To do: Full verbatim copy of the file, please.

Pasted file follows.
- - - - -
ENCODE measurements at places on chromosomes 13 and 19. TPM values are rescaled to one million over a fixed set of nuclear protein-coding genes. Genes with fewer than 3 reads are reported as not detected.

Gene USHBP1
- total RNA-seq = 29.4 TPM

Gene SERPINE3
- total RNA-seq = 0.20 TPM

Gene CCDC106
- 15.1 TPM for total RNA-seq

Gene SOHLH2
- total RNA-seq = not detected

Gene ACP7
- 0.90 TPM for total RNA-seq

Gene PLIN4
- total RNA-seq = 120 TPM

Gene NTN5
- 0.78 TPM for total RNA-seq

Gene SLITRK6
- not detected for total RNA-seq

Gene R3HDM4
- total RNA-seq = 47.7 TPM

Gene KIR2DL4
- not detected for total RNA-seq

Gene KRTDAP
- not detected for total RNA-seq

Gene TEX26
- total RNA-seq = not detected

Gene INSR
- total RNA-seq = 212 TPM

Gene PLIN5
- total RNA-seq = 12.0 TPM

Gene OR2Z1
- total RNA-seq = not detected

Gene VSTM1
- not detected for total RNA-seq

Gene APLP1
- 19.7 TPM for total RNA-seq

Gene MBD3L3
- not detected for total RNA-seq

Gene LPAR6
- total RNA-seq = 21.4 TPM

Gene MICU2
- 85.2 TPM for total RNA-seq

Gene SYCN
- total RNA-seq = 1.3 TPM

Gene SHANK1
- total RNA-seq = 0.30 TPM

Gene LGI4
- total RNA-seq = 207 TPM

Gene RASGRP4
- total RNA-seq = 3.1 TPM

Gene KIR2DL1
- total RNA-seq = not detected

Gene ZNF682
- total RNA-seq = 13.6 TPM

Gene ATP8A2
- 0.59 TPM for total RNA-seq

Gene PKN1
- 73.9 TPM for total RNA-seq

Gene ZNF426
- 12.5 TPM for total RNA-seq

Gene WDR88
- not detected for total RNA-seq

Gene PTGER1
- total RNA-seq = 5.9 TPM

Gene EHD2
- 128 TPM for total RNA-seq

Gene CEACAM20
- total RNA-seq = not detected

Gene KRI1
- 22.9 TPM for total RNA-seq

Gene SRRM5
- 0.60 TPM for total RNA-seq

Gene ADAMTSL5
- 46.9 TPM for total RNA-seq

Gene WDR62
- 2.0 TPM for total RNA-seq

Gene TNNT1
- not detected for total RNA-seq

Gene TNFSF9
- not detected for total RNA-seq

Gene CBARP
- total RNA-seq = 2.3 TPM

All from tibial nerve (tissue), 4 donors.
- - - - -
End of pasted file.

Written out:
ENCODE measurements at places on chromosomes 13 and 19. TPM values are rescaled to one million over a fixed set of nuclear protein-coding genes. Genes with fewer than 3 reads are reported as not detected.

Gene USHBP1
- total RNA-seq = 29.4 TPM

Gene SERPINE3
- total RNA-seq = 0.20 TPM

Gene CCDC106
- 15.1 TPM for total RNA-seq

Gene SOHLH2
- total RNA-seq = not detected

Gene ACP7
- 0.90 TPM for total RNA-seq

Gene PLIN4
- total RNA-seq = 120 TPM

Gene NTN5
- 0.78 TPM for total RNA-seq

Gene SLITRK6
- not detected for total RNA-seq

Gene R3HDM4
- total RNA-seq = 47.7 TPM

Gene KIR2DL4
- not detected for total RNA-seq

Gene KRTDAP
- not detected for total RNA-seq

Gene TEX26
- total RNA-seq = not detected

Gene INSR
- total RNA-seq = 212 TPM

Gene PLIN5
- total RNA-seq = 12.0 TPM

Gene OR2Z1
- total RNA-seq = not detected

Gene VSTM1
- not detected for total RNA-seq

Gene APLP1
- 19.7 TPM for total RNA-seq

Gene MBD3L3
- not detected for total RNA-seq

Gene LPAR6
- total RNA-seq = 21.4 TPM

Gene MICU2
- 85.2 TPM for total RNA-seq

Gene SYCN
- total RNA-seq = 1.3 TPM

Gene SHANK1
- total RNA-seq = 0.30 TPM

Gene LGI4
- total RNA-seq = 207 TPM

Gene RASGRP4
- total RNA-seq = 3.1 TPM

Gene KIR2DL1
- total RNA-seq = not detected

Gene ZNF682
- total RNA-seq = 13.6 TPM

Gene ATP8A2
- 0.59 TPM for total RNA-seq

Gene PKN1
- 73.9 TPM for total RNA-seq

Gene ZNF426
- 12.5 TPM for total RNA-seq

Gene WDR88
- not detected for total RNA-seq

Gene PTGER1
- total RNA-seq = 5.9 TPM

Gene EHD2
- 128 TPM for total RNA-seq

Gene CEACAM20
- total RNA-seq = not detected

Gene KRI1
- 22.9 TPM for total RNA-seq

Gene SRRM5
- 0.60 TPM for total RNA-seq

Gene ADAMTSL5
- 46.9 TPM for total RNA-seq

Gene WDR62
- 2.0 TPM for total RNA-seq

Gene TNNT1
- not detected for total RNA-seq

Gene TNFSF9
- not detected for total RNA-seq

Gene CBARP
- total RNA-seq = 2.3 TPM

All from tibial nerve (tissue), 4 donors.